Dewhurst's Run to the Right Falls Short

Lt. Gov. David Dewhurst listens to Sen. Tommy Williams, R-The Woodlands, during the Senate session on April 2, 2013.
Lt. Gov. David Dewhurst listens to Sen. Tommy Williams, R-The Woodlands, during the Senate session on April 2, 2013.

Lt. Gov. David Dewhurst started the session with a list of must-do items he hoped to get out of the 83rd legislative session.

He was hot off a loss in the Republican primaries for U.S. Senate that broke a streak of four statewide victories starting in 1998. And it was evident that fellow Republican Ted Cruz’s success in painting the lieutenant governor as something less than a conservative had left an impression Dewhurst wanted to erase.

He touted proposals for school choice and stricter abortion legislation, among other things, but the 83rd Legislature has left many of his wishes unfulfilled even as potential Republican opponents muster their arguments that they will be the conservative choices in 2014’s primaries.

Early this week, Dewhurst's campaign sent an email to supporters, urging them to urge legislators to pass several pieces of anti-abortion legislation that, as the week comes to an end, appears to have failed. And his push for school choice was swallowed into a diluted but still-pending bill that allows only a limited increase in publicly financed, privately run charter schools.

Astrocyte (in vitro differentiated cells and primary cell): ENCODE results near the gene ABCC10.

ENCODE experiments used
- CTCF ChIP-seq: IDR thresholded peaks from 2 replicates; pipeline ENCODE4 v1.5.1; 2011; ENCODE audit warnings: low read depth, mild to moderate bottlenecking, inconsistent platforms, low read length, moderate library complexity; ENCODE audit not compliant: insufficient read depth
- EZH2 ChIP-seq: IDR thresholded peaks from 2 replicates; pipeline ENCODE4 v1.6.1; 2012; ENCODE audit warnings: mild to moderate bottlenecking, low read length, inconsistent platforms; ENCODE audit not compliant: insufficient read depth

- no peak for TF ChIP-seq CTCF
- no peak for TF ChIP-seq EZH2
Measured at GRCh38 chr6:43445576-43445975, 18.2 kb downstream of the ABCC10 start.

Dewhurst supported a redistricting plan that would ensure a near supermajority of Republicans in the Legislature for a decade — pushed by Attorney General Greg Abbott. But that stalled in a House where Republican leaders rely on a shifting political coalition that often requires Democratic support. Abbott proposed ratifying political maps drawn by the courts for last year’s elections, an action that would remove the need to defend the maps drawn by the Legislature and currently contested on two separate fronts. It would remove uncertainty over the issue for both Republicans and Democrats, but House Democrats think they can add a handful of competitive seats if they stick with the court fight. They balked, and the House leadership balked with them.

With a few days left in the session, it appears the Senate helped assemble a budget that addresses several of the major issues promoted by Dewhurst and other top leaders. It’s got $2 billion for water, more than $1 billion in tax cuts, and it restores much of the money cut from public education in 2011 — all without busting the constitutional limit on growth in state spending.

But it hit the Rainy Day Fund for almost $4 billion over the objections of some of the outside conservative groups Dewhurst hoped to win over (the Senate’s original plan would have gone deeper, pulling $5.7 billion from the fund). And it got around the spending limits on a technicality — increasing what the state actually spends without using dollars from the accounts covered by the constitution. Spending will rise — if voters approve in November — but the spending cap will remain intact.

Senators across the spectrum supported the budget, arguing for investments in infrastructure and education as requirements of a strong continuing economy. But conservatives — the people Dewhurst hoped and hopes to appease — were arguing for more restraint, and for taking the infrastructure money away from other state programs instead of from its savings account.